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GEI President Mr. Wang Delu Gave Speech at the Xi 'an International Entrepreneurship Conference

  • GEI
  • 2019-06-11

June 11th, 2019—GEI President Mr. Wang Delu gave a speech at the Xi 'an International Entrepreneurship and Global INS Conference. The 2019 Conference was hosted by the Xi'an Government and shared the slogan of "Technologies Link Culture, Innovation Cultivates the City." Citing Lao Tzu, Mr. Wang delivered a keynote speech entitled "From Tao Te Ching to One Belt and One Road Entrepreneurship Center." Tao Te Ching is ancient wisdom from Lao Tzu, a Chinese philosopher who lived in the sixth century B.C. During his speech, Mr. Wang identified the "Nine laws" of building a successful business, characterizing the process of growing entrepreneurship.

Specifically, for the initial phase, he argued that "Out of Tao, One is born," in which Tao" refers to the general impulse and power of creation. He also identifies that "being comes from non-being," which refers to the fact that entrepreneurs should be eager to enrich their imagination.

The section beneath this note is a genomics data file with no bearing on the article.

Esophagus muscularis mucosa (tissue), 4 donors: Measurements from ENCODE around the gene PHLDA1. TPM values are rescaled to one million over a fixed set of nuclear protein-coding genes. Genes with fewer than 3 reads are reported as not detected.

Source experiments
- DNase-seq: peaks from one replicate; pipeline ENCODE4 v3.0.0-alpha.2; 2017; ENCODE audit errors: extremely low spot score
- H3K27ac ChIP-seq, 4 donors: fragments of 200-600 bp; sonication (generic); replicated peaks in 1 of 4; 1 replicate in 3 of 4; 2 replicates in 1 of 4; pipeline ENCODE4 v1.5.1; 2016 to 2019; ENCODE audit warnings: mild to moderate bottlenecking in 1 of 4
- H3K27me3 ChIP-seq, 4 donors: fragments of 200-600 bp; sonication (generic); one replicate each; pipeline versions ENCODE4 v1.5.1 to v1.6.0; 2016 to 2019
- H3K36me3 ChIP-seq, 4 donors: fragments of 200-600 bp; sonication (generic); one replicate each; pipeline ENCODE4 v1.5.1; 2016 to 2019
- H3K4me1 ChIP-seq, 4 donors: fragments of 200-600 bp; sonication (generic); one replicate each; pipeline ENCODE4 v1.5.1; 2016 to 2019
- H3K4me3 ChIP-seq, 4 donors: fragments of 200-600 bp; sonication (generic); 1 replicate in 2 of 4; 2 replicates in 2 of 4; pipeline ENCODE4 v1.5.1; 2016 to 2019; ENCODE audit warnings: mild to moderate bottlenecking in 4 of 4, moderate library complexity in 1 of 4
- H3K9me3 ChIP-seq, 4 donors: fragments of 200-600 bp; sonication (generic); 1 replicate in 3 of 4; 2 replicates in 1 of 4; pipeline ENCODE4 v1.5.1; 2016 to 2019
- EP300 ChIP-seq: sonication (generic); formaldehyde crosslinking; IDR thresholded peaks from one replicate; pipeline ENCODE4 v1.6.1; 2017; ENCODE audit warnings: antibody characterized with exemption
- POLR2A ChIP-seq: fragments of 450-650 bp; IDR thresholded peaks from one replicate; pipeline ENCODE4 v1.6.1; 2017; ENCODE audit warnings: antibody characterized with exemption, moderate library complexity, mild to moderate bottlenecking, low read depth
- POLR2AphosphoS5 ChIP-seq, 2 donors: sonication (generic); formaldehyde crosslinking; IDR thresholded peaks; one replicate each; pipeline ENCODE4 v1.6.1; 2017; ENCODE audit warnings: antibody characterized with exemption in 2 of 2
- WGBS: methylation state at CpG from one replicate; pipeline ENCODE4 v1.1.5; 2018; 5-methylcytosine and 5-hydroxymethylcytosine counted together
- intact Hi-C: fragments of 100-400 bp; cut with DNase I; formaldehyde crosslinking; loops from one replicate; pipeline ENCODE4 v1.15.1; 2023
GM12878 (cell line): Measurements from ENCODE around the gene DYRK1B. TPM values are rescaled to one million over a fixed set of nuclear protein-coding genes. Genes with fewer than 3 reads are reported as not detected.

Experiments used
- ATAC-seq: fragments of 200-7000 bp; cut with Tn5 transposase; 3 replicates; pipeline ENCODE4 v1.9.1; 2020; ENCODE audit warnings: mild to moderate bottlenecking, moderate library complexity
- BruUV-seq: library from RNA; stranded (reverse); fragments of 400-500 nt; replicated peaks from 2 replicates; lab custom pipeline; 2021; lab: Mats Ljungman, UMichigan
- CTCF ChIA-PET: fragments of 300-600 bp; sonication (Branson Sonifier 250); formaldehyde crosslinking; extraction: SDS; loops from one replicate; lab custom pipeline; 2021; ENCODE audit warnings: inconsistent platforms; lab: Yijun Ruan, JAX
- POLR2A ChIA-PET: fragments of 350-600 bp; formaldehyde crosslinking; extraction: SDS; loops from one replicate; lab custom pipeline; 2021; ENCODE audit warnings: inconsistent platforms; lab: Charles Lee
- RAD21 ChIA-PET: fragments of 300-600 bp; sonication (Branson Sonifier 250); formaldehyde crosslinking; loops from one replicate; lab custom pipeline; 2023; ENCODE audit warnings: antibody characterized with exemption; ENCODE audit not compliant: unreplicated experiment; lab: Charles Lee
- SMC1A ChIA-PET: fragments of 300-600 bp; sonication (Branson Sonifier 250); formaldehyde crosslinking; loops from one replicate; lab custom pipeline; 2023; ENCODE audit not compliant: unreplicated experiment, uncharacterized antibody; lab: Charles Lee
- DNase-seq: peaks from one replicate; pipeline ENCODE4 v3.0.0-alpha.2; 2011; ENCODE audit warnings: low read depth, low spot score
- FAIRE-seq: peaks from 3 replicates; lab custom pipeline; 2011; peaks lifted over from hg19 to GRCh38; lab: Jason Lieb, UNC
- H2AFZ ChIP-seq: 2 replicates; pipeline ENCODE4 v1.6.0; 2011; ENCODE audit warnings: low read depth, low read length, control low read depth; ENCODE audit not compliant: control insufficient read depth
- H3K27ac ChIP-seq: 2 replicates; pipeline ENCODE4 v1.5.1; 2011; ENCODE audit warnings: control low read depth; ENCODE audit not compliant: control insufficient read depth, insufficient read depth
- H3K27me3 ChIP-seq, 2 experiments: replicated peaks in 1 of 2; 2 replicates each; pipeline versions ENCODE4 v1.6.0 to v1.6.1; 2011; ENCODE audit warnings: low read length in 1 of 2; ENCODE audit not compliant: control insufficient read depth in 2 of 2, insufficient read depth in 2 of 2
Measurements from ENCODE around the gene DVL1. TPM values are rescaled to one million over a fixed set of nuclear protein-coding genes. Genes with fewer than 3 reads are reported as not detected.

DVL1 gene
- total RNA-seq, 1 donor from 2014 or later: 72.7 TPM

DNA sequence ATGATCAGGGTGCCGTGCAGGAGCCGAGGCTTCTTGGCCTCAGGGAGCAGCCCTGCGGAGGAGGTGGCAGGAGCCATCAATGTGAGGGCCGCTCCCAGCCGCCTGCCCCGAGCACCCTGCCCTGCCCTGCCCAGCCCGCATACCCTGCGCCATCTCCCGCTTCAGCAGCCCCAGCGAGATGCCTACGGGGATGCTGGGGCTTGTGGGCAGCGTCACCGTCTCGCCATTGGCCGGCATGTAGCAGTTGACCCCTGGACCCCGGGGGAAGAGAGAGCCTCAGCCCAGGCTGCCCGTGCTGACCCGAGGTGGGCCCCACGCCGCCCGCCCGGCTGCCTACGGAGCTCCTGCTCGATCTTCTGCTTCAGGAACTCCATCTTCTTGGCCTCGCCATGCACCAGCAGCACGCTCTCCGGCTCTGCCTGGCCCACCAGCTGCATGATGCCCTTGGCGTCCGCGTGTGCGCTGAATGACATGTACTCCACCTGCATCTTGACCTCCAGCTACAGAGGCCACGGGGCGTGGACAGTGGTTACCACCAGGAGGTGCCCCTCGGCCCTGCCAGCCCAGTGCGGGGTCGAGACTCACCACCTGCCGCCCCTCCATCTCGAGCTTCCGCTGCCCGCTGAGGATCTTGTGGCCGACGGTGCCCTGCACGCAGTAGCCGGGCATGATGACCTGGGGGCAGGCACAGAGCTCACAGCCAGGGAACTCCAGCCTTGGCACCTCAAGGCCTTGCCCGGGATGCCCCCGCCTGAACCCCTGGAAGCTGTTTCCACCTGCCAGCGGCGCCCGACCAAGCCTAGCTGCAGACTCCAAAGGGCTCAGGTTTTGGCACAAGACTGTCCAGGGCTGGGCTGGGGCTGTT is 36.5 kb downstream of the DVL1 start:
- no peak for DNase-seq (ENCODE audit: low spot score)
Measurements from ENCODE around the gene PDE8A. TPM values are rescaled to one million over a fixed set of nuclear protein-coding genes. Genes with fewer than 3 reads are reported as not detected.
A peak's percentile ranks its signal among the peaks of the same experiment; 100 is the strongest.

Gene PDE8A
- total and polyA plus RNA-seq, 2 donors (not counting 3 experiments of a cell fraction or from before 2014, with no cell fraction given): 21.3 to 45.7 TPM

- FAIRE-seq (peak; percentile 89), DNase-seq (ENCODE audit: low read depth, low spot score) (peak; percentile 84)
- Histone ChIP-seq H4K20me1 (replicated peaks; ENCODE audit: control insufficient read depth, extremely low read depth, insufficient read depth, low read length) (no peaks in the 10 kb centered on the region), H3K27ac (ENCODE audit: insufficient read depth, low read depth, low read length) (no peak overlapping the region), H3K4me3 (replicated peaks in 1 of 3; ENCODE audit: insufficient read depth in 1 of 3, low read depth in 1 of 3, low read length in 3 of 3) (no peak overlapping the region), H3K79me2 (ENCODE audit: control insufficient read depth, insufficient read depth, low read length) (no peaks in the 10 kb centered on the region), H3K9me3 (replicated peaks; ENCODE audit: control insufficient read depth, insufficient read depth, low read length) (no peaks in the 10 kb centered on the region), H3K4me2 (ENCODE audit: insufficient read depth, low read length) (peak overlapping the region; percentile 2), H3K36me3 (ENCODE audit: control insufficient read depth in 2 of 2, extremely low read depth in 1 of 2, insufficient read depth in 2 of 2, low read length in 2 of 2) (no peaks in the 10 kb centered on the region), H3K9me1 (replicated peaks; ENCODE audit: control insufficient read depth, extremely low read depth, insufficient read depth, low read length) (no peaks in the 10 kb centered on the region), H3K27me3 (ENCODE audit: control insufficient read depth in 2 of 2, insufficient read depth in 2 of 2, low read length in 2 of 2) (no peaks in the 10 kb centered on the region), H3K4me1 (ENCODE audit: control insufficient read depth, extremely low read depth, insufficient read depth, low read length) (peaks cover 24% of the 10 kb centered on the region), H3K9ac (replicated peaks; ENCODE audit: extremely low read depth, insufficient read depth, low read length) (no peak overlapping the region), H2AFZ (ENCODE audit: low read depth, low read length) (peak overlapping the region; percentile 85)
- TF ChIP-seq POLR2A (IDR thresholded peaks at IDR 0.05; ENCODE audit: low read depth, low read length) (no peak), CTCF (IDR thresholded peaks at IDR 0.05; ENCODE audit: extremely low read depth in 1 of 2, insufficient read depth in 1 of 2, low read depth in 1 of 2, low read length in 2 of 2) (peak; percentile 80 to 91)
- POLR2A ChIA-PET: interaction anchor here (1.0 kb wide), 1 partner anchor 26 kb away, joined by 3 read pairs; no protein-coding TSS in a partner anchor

For a corporation to grow, Mr. Wang cites the saying, "Reversion is the act of Tao," which means that entrepreneurs need to understand the law of industrial development and comply with it.  He also refers to the saying, "The highest perfection is like imperfection," which argues that the focus of entrepreneurship in the new economic era needs to be on opportunities that are offered by the transformation of industry and technology.  

For a corporation to succeed, Mr. Wang cites the following saying: "The best of men is like water," which means that entrepreneurs should believe that they can change the world in the face of new fields, new opportunities, and new challenges. He also cites "Standing alone, changing not," which speaks of entrepreneurs needing to adhere to their original faith when facing numerous and complicated temptations. 

Eventually, a corporation should learn the wisdom of having a "sharp weapon in hand" and that "With all the sharpness of the Way of Heaven, it injures not." The former argues that corporations should build their core competitiveness. The latter explains that, despite having all the power in hand, entrepreneurs in the new era should not use it to cause harm and that they should take their social responsibilities into consideration. 

As for the management, Mr. Wang cites the saying "He who conquers the world often does so by doing nothing," which speaks of entrepreneurs learning the art of power-centralization and decentralization, when making administrative decisions.